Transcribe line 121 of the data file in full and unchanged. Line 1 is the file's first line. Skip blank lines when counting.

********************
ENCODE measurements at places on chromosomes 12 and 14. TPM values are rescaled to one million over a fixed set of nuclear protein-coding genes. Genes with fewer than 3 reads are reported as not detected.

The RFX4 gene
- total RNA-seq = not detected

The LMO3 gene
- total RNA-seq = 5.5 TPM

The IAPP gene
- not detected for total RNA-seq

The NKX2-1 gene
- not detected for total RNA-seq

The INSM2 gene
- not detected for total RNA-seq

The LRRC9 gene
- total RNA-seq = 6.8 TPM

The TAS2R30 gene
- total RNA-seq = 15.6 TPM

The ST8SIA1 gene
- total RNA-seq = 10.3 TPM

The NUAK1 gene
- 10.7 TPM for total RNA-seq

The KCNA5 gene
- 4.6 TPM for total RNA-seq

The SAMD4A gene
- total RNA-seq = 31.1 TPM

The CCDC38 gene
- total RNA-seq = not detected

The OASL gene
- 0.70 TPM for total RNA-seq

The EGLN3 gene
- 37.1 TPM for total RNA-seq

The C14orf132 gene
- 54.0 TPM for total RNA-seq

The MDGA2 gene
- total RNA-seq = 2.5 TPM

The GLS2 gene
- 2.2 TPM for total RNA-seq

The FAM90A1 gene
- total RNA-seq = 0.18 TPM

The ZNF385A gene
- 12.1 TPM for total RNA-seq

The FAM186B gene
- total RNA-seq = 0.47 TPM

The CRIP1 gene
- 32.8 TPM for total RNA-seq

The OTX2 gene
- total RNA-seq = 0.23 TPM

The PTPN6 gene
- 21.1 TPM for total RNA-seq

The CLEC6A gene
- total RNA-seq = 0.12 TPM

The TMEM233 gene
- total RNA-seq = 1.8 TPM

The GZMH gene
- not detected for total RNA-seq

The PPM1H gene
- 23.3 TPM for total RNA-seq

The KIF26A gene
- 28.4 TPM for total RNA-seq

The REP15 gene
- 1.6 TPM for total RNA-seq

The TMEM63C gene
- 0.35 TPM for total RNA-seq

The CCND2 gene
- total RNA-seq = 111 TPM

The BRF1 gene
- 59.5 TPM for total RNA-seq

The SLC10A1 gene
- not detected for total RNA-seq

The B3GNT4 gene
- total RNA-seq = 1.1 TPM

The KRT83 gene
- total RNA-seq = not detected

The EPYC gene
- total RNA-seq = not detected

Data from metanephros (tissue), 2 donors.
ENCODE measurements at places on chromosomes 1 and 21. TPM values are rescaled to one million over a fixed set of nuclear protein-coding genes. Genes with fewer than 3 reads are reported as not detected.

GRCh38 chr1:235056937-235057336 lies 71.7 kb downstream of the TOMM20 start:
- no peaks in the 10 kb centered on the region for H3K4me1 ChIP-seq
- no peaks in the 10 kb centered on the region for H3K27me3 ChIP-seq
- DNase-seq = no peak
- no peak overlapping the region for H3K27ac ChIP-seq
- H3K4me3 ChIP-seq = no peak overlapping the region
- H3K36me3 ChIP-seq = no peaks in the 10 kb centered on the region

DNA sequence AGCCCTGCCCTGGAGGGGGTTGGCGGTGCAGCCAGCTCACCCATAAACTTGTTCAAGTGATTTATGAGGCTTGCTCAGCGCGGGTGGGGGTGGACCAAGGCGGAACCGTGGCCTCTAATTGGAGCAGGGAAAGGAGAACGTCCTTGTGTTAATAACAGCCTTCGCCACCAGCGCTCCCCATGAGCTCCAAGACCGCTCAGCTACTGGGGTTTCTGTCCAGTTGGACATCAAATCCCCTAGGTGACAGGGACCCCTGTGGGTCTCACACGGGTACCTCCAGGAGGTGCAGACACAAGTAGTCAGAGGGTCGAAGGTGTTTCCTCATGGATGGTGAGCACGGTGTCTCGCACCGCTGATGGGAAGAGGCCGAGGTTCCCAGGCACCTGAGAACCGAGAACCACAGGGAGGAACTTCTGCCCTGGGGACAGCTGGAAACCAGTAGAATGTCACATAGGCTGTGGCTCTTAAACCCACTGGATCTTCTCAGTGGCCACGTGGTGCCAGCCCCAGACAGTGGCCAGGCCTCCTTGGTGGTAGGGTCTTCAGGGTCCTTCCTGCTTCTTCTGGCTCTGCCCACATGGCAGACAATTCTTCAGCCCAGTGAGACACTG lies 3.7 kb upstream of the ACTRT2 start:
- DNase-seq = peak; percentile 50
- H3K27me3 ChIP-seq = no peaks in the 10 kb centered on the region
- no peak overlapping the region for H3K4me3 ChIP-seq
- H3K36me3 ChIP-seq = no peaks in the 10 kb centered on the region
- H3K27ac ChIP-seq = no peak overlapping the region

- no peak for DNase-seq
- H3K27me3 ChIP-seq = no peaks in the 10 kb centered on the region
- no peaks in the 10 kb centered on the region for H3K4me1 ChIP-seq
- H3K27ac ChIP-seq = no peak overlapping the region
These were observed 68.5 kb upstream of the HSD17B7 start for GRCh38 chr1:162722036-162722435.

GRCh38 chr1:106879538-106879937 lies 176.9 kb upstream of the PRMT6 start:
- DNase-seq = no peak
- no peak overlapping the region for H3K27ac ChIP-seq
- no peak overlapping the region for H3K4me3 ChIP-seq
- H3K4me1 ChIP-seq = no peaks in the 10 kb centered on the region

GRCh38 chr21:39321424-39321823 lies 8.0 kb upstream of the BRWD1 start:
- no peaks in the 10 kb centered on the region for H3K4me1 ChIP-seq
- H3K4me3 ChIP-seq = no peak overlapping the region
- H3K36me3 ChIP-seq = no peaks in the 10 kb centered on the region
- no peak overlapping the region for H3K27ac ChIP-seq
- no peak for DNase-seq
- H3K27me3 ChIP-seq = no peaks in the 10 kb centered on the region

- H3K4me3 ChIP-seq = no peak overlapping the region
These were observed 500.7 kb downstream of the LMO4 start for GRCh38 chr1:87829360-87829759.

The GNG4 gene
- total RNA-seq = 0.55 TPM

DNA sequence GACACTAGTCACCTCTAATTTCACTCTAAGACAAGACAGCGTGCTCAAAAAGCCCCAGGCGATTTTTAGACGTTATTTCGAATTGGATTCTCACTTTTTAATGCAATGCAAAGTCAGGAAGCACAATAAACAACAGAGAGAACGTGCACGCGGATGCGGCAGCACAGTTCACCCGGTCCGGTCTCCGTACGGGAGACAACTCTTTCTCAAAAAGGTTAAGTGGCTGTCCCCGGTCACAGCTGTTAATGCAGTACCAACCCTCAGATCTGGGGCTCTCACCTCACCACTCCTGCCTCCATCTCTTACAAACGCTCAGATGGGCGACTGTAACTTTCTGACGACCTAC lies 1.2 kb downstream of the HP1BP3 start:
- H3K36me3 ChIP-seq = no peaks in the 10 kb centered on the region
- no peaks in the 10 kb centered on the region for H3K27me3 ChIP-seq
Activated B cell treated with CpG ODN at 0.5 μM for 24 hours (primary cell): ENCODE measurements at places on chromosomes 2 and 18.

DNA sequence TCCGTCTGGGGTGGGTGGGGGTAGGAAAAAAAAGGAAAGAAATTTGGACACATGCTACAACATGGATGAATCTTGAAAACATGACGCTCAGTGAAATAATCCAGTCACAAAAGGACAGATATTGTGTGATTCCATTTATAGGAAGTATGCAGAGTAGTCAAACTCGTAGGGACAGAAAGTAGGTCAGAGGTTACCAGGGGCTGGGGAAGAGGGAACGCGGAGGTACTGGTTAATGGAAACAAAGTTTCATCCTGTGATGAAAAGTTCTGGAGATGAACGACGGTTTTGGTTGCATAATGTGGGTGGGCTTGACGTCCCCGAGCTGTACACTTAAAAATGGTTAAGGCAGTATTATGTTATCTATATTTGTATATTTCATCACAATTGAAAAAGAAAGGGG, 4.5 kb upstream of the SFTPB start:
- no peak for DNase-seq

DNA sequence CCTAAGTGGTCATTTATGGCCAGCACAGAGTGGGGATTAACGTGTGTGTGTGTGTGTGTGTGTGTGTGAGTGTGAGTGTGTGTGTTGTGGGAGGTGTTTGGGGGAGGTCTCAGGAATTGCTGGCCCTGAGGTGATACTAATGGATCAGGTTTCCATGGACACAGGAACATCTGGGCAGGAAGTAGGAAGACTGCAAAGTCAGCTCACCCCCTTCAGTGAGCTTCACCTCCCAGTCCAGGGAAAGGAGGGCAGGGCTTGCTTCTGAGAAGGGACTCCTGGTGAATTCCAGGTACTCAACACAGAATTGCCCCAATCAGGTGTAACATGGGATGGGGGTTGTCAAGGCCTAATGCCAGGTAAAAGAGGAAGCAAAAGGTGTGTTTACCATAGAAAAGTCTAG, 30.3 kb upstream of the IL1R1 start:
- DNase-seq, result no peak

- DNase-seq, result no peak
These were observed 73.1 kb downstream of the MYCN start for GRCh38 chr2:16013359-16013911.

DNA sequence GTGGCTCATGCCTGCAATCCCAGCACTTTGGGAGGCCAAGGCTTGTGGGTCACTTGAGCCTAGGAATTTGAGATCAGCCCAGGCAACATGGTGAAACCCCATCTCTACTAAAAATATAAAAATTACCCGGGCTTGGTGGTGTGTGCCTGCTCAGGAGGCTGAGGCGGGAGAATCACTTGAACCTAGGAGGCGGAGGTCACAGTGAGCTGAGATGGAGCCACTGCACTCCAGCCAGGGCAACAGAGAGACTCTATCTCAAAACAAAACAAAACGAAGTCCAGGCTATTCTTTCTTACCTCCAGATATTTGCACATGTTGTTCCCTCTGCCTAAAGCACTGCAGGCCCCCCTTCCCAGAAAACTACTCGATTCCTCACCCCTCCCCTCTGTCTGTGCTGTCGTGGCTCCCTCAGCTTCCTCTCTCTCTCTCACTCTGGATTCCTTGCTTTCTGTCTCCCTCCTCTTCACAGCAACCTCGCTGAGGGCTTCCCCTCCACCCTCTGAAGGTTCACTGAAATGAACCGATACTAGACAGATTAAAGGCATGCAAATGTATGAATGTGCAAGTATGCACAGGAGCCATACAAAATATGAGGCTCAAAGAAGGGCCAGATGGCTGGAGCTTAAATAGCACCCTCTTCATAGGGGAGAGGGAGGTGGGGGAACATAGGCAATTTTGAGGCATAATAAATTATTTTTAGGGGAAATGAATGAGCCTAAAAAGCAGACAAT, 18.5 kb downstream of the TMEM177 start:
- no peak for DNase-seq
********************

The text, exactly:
- no peak for DNase-seq